Now we will create some variables needed to listen to the snapshot event. We will create a timer to never let MATLAB wait for more than 10 seconds. A snapshot should never take longer than a couple of seconds, if the snapshot event doesn’t fire a timer event will fire.
It is not necessary to fully understand the code, just copy:

tm = timer('TimerFcn', @eventTimer, 'StartDelay', 10.0);evnt = {'Snapshot', @(ObjectName, EventID, EventStruct, EventName)...    eventSnapshot(ObjectName, EventID, EventStruct, EventName, tm)};



The following code will let MATLAB to listen to the event we have just defined.

liflim.registerevent(evnt);

And we can start the timer, successively send the snapshot command and we will wait for the timer:

start(tm);
liflim.Snapshot();
wait(tm);

The function will wait until the time-out of ten seconds is reached, or when the ‘snapshot’ event is fired. The following code is unchanged with respect to the former paragraph:

dims = liflim.GetCameraDataDims();data = liflim.GetCameraData(0);snapshot = permute(reshape(data, dims(1:end-1)), [2, 3, 4, 1, 5, 6]);



This is the end of the makeSnapshot() function, but not the end of the file.  We have to create two more functions. A timer event function and a snapshot event function, to run some code when any of these two events occur. At first create the eventTimer() function:

functioneventTimer(varargin)    disp('*** Timer Event ***');



The timer event fires every time the timer reaches ten seconds. It does not need to do anything, but it could display something when the event occurs, as in this case. You also could throw an error and quit the script. Now create the eventSnapshot() function:

functioneventSnapshot(ObjectName, EventID, EventStruct, EventName, tm)
stop(tm);

This function will be called when the snapshot event occurs. The code stop(tm) will stop the timer, wait(tm) sees this and the function will continue.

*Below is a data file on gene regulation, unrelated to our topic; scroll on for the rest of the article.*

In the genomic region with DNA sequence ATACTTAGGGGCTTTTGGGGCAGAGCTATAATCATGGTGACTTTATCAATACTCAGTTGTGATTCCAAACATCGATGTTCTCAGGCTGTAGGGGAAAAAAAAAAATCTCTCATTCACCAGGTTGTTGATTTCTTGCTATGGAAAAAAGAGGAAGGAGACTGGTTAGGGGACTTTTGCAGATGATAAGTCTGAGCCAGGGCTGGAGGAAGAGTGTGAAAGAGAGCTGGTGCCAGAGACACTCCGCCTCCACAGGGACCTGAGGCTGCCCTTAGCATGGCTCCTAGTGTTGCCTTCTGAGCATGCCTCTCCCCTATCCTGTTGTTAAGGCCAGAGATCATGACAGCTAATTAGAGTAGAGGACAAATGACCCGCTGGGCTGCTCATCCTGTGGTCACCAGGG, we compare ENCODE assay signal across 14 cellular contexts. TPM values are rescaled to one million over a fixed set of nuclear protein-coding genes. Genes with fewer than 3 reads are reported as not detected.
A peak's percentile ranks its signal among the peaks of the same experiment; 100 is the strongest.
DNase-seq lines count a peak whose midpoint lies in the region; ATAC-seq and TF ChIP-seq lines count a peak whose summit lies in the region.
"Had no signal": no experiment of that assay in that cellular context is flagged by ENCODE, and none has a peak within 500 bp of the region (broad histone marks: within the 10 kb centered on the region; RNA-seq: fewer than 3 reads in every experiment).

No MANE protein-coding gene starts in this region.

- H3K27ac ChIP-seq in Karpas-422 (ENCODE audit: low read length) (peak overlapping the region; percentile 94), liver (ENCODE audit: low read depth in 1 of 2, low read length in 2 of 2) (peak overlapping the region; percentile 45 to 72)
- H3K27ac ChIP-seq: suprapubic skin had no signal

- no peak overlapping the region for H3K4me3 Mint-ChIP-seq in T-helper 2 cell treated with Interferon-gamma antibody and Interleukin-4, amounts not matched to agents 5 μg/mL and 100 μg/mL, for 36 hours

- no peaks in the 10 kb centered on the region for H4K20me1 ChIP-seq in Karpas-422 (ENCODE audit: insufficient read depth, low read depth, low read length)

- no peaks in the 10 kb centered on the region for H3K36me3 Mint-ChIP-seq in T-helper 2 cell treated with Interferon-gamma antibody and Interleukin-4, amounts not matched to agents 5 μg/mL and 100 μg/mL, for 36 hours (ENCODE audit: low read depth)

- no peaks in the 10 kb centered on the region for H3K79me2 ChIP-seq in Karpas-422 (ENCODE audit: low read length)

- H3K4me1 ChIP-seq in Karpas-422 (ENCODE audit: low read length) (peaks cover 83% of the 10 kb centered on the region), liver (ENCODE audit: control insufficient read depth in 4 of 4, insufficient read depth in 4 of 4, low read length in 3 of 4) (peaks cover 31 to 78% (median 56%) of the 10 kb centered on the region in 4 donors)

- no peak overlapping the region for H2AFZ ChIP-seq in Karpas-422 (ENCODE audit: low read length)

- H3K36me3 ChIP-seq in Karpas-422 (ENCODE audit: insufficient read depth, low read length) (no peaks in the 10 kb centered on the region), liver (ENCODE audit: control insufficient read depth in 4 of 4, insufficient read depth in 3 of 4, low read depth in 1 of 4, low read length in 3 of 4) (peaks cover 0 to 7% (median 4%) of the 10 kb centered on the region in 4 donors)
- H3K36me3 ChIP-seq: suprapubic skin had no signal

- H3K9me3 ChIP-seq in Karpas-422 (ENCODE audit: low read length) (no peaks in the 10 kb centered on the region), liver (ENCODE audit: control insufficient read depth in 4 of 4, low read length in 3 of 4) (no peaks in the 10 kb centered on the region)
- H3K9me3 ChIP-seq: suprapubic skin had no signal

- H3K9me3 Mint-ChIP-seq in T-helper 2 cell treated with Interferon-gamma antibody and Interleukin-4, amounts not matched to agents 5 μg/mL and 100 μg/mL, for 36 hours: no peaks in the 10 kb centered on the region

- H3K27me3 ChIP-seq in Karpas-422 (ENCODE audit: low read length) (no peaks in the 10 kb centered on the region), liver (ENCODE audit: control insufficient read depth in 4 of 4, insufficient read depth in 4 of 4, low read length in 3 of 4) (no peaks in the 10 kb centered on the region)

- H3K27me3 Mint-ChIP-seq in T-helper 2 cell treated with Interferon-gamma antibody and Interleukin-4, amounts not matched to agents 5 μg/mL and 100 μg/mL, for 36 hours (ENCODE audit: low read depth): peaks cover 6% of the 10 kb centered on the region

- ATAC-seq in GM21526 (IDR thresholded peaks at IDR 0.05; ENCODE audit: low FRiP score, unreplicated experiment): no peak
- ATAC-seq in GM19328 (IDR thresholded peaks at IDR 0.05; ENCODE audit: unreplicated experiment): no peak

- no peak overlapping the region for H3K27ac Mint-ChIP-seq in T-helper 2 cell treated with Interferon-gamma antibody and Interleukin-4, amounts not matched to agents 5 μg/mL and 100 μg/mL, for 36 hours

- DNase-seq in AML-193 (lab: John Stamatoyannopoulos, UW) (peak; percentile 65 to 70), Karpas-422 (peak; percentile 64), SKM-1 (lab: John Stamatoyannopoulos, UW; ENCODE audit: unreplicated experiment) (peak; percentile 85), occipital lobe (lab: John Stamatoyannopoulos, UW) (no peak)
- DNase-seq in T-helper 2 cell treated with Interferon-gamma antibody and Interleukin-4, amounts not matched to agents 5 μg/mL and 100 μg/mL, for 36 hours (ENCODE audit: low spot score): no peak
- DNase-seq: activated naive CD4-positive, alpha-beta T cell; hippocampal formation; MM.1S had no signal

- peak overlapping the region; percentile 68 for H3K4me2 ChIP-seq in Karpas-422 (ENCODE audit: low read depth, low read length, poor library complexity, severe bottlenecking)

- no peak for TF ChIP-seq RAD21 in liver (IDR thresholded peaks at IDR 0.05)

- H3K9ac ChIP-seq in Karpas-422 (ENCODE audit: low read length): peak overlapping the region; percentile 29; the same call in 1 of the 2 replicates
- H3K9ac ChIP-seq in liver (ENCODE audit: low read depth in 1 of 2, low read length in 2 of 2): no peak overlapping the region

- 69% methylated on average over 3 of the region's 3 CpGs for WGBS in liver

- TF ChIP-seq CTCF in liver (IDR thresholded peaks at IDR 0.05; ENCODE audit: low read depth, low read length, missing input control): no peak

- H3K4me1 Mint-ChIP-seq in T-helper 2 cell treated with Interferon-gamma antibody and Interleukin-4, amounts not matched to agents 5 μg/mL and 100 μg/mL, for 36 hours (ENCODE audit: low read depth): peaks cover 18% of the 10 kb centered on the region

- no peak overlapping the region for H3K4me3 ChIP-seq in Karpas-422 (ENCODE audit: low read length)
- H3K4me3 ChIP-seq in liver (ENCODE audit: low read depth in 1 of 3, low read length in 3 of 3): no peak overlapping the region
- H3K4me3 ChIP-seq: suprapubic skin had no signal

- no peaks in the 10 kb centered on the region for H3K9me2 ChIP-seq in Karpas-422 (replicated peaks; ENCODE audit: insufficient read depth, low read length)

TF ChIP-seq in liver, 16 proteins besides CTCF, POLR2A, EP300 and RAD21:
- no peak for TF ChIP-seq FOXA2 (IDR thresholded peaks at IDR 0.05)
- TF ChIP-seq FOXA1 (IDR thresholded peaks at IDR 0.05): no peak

To stop listening to the snapshot event and to delete the timer, type:

liflim.unregisterevent(evnt);
delete(tm);

The function makeSnaphot() is complete and ready to be saved. We now will write a short script to call the function:

liflim = actxserver('LIFLIM.App'); % Make an ActiveX connection to LI-FLIMsnapshot = makeSnapshot(liflim); % Call the function makeSnapshotimshow(snapshot,[]); % Show snapshot as an image. % The empty brackets '[]' are to linearly scale the intensitiesdelete(liflim); % Close the connection to LI-FLIM



Make sure you save the full code to the function makeSnapshot() to ‘makeSnapshot.m’.

To perform a FLIM measurement and retrieve its lifetime data, only a few adjustments have to be made with respect to the makeSnapshot script. With this function we will expect that a reference material already has been taken and loaded in LI-FLIM.
At first the name of the function will change. And we will name the returned image data ‘im’.

function [im] = lifetime( liflim )

The timer will not change, but the event will. We will be ‘listening’ to the Lifetime-event. This event will fire when LI-FLIM finishes its lifetime calculations.

tm = timer('TimerFcn', @eventTimer, 'StartDelay', 10.0);evnt = {'Lifetime', @(ObjectName, EventID, EventStruct, EventName)...    eventSnapshot(ObjectName, EventID, EventStruct, EventName, tm)};liflim.registerevent(evnt);



The command we will send to LI-FLIM will be the Sample() command, this is equal to pressing the Sample-button in LI-FLIM. The command will be enclosed, as in the ‘makeSnaphot’ function by the ‘start’ and the ‘wait’ functions of the timer:

start(tm);
liflim.Sample();
wait(tm);

Now the data can be retrieved, the following commands are equivalent to the cameradata function used in the makeSnapshot script.

dims = liflim.GetLifetimeDataDims();data = liflim.GetLifetimeData(0);im = permute(reshape(data, dims(1:end-1)), [2, 3, 4, 1, 5, 6]);



We delete the timer when its no longer needed.

delete(tm);

The data is stored in the ‘im’ variable and this will be returned by the function. We finish by copying the same function used in the makeSnapshot function:

function eventTimer(varargin)disp('*** Timer Event ***');
function eventLifetime(ObjectName, EventID, EventStruct, EventName, tm)stop(tm);


Make sure that you save this to lifetime.m. An example script to run this function can be downloaded below.